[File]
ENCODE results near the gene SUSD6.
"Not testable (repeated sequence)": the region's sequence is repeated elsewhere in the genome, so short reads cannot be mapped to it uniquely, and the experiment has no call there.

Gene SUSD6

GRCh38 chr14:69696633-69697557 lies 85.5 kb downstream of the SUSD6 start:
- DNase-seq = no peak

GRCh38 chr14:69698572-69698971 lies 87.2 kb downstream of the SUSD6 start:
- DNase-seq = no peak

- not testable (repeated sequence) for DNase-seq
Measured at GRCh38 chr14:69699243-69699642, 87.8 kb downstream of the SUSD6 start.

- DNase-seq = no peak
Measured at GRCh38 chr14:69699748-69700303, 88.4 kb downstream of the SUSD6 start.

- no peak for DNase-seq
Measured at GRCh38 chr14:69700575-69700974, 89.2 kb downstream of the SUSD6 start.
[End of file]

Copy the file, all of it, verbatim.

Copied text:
ENCODE results near the gene SUSD6.
"Not testable (repeated sequence)": the region's sequence is repeated elsewhere in the genome, so short reads cannot be mapped to it uniquely, and the experiment has no call there.

Gene SUSD6

GRCh38 chr14:69696633-69697557 lies 85.5 kb downstream of the SUSD6 start:
- DNase-seq = no peak

GRCh38 chr14:69698572-69698971 lies 87.2 kb downstream of the SUSD6 start:
- DNase-seq = no peak

- not testable (repeated sequence) for DNase-seq
Measured at GRCh38 chr14:69699243-69699642, 87.8 kb downstream of the SUSD6 start.

- DNase-seq = no peak
Measured at GRCh38 chr14:69699748-69700303, 88.4 kb downstream of the SUSD6 start.

- no peak for DNase-seq
Measured at GRCh38 chr14:69700575-69700974, 89.2 kb downstream of the SUSD6 start.